Running the RISC-V tests

$ make run-emulator

Gathering the results

(all)   $ make reports
(cpi)   $ make reports-cpi
(bp)    $ make reports-bp
(stats) $ make reports-stats

(Optional) Running debug version to produce signal traces

make run-emulator-debug

When run in debug mode, all processors will generate .vcd information (viewable by your favorite waveform viewer). All processors can also spit out cycle-by-cycle log information. Although already done for you by the build system, to generate .vcd files, see emulator/common/Makefile.include to add the "-v${vcdfilename}" flag to the emulator-debug binary.

RISC-V fesvr allows you to use elf as input to sodor cores so no need to generate the hex files

Have fun!

The riscv-test Collection

Sodor includes a submodule link to the "riscv-tests" repository. To help Sodor users, the tests and benchmarks have been pre-compiled and placed in the ./install directory.

Building a RV32I Toolchain

If you would like to compile your own tests, you will need to build an RV32I compiler. Set $RISCV to where you would like to install RISC-V related tools, and make sure that $RISCV/bin is in your path.

git clone git@github.com:riscv/riscv-gnu-toolchain.git
cd riscv-gnu-toolchain
mkdir build; cd build
../configure --prefix=$RISCV --with-arch=rv32i
make install

This will install a compiler named riscv32-unknown-elf-gcc, complete with newlib libraries that will only emit integer instructions. More advanced users will want to consult the riscv-gnu-toolchain README regarding multilib support for different base ISAs.

Compiling the tests yourself

    cd riscv-tests/isa
    make

This will compile ALL RISC-V assembly tests (32b and 64b). Sodor only supports the rv32ui-p (user-level) and rv32mi-p (machine-level) physical memory tests.

    cd riscv-tests/benchmarks
    make

You will need to modify the Makefile in riscv-tests/benchmarks to compile RV32I binaries. By default, it will compile RV64G. If you compiled a pure RV32I compiler, then you may only need to change the name of the compiler used (riscv32-unknown-elf-gcc). If your toolchain supports multiple ISAs, then you may need to specify "-m32 --with-arch=RV32I" for the compiler and linker flags as appropriate.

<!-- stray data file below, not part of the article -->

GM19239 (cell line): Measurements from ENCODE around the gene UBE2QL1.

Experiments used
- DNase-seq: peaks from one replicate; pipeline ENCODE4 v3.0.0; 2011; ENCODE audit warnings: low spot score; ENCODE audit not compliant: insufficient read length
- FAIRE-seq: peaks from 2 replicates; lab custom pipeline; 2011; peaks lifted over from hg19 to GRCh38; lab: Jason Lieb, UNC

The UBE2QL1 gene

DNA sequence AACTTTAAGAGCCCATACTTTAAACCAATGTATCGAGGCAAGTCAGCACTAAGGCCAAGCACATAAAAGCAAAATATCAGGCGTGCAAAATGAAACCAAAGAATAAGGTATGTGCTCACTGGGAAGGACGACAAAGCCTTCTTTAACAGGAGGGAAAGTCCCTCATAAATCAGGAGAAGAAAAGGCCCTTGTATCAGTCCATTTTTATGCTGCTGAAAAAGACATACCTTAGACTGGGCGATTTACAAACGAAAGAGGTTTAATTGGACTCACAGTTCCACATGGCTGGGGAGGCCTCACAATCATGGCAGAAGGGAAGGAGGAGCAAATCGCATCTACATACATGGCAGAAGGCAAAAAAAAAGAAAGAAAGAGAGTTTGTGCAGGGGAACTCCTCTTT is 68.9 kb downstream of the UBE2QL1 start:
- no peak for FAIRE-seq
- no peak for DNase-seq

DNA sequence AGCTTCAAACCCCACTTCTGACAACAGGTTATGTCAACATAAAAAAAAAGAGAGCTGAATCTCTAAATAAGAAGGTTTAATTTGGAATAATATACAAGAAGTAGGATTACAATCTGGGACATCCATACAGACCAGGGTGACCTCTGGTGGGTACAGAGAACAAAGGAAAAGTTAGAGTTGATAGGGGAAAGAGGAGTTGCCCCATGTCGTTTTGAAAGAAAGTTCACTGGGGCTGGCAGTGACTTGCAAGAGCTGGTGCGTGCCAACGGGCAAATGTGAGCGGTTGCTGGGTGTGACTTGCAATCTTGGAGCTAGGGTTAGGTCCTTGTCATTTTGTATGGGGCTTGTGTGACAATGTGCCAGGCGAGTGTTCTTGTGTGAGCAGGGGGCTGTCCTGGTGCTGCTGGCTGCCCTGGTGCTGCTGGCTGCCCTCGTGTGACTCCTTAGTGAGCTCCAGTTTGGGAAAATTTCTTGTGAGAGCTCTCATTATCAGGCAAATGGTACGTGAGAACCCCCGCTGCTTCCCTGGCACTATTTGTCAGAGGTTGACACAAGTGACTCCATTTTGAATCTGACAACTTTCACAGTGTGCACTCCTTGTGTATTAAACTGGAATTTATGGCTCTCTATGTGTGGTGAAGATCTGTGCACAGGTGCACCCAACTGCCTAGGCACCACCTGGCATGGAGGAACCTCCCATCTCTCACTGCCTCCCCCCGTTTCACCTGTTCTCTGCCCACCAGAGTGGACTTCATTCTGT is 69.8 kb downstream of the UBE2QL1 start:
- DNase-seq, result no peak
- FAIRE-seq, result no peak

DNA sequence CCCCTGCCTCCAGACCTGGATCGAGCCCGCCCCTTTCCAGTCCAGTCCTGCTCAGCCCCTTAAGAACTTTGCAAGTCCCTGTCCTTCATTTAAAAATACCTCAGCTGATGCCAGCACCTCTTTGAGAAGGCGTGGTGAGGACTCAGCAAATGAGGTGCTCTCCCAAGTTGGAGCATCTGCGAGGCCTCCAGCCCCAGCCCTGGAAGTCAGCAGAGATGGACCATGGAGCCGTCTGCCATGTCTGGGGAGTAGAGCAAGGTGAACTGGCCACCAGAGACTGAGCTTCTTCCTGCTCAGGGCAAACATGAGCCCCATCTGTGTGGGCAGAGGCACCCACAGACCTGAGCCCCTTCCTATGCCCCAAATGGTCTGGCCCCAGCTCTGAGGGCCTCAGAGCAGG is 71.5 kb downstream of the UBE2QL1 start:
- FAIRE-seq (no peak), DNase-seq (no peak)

Running tests on the ISA simulator

If you would like to run tests yourself, you can use the Spike ISA simulator (found in riscv-tools on the riscv.org webpage). By default, Spike executes in RV64G mode. To execute RV32I binaries, for example:

cd ./install
spike --ISA=RV32I rv32ui-p-simple
spike --ISA=RV32I dhrystone.riscv

The generated assembly code looks too complex!

For Sodor, the assembly tests rely on macros that can be found in the riscv-tests/env/p directory. You can simplify these macros as desired.

FAQ

What is the goal of these cores?

First and foremost, to provide a set of easy to understand cores that users can easily modify and play with. Sodor is useful both as a quick introduction to the RISC-V ISA and to the hardware construction language Chisel3.

Are there any diagrams of these cores?

Diagrams of some of the processors can be found either in the Sodor Github wiki, in doc/, or in doc/lab1.pdf. A more comprehensive write-up on the micro-code implementation can be found at the CS152 website.

How do I generate Verilog code for use on a FPGA?

Chisel3 outputs verilog by default which can be generated by

cd emulator/rv32_1stage
make generated-src/Top.v

I want to help! Where do I go?

You can participate in the Sodor conversation on gitter. Downstream development is also taking place at Librecores. Major milestones will be pulled back here. Check it out! We also accept pull requests here!

TODO

Here is an informal list of things that would be nice to get done. Feel free to contribute!

  • Reduce the port count on the scratchpad memory by having the HTIF port share one of the cpu ports.
  • Provide a Verilog test harness, and put the 3-stage on a FPGA.
  • Add support for the ma_addr, ma_fetch ISA tests. This requires detecting misaligned address exceptions.
  • Greatly cleanup the common/csr.scala file, to make it clearer and more understandable.
  • Refactor the stall, kill, fencei, and exception logic of the 5-stage to be more understandable.
  • Update the u-code to properly handle illegal instructions (rv32mi-p-illegal) and to properly handle exceptions generated by the CSR file (rv32mi-p-csr).